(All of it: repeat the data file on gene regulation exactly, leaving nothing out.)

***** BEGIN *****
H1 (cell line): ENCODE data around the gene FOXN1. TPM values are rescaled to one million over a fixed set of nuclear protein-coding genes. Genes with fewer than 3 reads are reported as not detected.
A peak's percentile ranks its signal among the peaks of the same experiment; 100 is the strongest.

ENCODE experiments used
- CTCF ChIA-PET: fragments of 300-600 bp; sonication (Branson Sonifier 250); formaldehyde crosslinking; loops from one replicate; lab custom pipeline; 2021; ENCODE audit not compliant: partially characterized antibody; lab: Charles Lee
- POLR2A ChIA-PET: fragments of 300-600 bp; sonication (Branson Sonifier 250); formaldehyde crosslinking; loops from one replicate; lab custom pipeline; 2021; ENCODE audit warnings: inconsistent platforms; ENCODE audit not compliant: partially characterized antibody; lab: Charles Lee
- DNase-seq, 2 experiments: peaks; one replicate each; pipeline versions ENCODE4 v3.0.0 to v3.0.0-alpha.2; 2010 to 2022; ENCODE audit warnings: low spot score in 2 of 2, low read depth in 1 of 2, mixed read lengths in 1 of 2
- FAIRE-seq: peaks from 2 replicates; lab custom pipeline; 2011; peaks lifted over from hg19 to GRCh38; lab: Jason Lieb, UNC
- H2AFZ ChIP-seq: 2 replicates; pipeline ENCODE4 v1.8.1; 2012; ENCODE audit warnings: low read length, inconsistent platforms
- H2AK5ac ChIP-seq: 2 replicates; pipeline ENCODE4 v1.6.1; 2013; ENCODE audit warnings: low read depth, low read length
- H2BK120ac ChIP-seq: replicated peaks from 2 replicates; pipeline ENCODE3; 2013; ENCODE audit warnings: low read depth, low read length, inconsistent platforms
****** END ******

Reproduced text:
H1 (cell line): ENCODE data around the gene FOXN1. TPM values are rescaled to one million over a fixed set of nuclear protein-coding genes. Genes with fewer than 3 reads are reported as not detected.
A peak's percentile ranks its signal among the peaks of the same experiment; 100 is the strongest.

ENCODE experiments used
- CTCF ChIA-PET: fragments of 300-600 bp; sonication (Branson Sonifier 250); formaldehyde crosslinking; loops from one replicate; lab custom pipeline; 2021; ENCODE audit not compliant: partially characterized antibody; lab: Charles Lee
- POLR2A ChIA-PET: fragments of 300-600 bp; sonication (Branson Sonifier 250); formaldehyde crosslinking; loops from one replicate; lab custom pipeline; 2021; ENCODE audit warnings: inconsistent platforms; ENCODE audit not compliant: partially characterized antibody; lab: Charles Lee
- DNase-seq, 2 experiments: peaks; one replicate each; pipeline versions ENCODE4 v3.0.0 to v3.0.0-alpha.2; 2010 to 2022; ENCODE audit warnings: low spot score in 2 of 2, low read depth in 1 of 2, mixed read lengths in 1 of 2
- FAIRE-seq: peaks from 2 replicates; lab custom pipeline; 2011; peaks lifted over from hg19 to GRCh38; lab: Jason Lieb, UNC
- H2AFZ ChIP-seq: 2 replicates; pipeline ENCODE4 v1.8.1; 2012; ENCODE audit warnings: low read length, inconsistent platforms
- H2AK5ac ChIP-seq: 2 replicates; pipeline ENCODE4 v1.6.1; 2013; ENCODE audit warnings: low read depth, low read length
- H2BK120ac ChIP-seq: replicated peaks from 2 replicates; pipeline ENCODE3; 2013; ENCODE audit warnings: low read depth, low read length, inconsistent platforms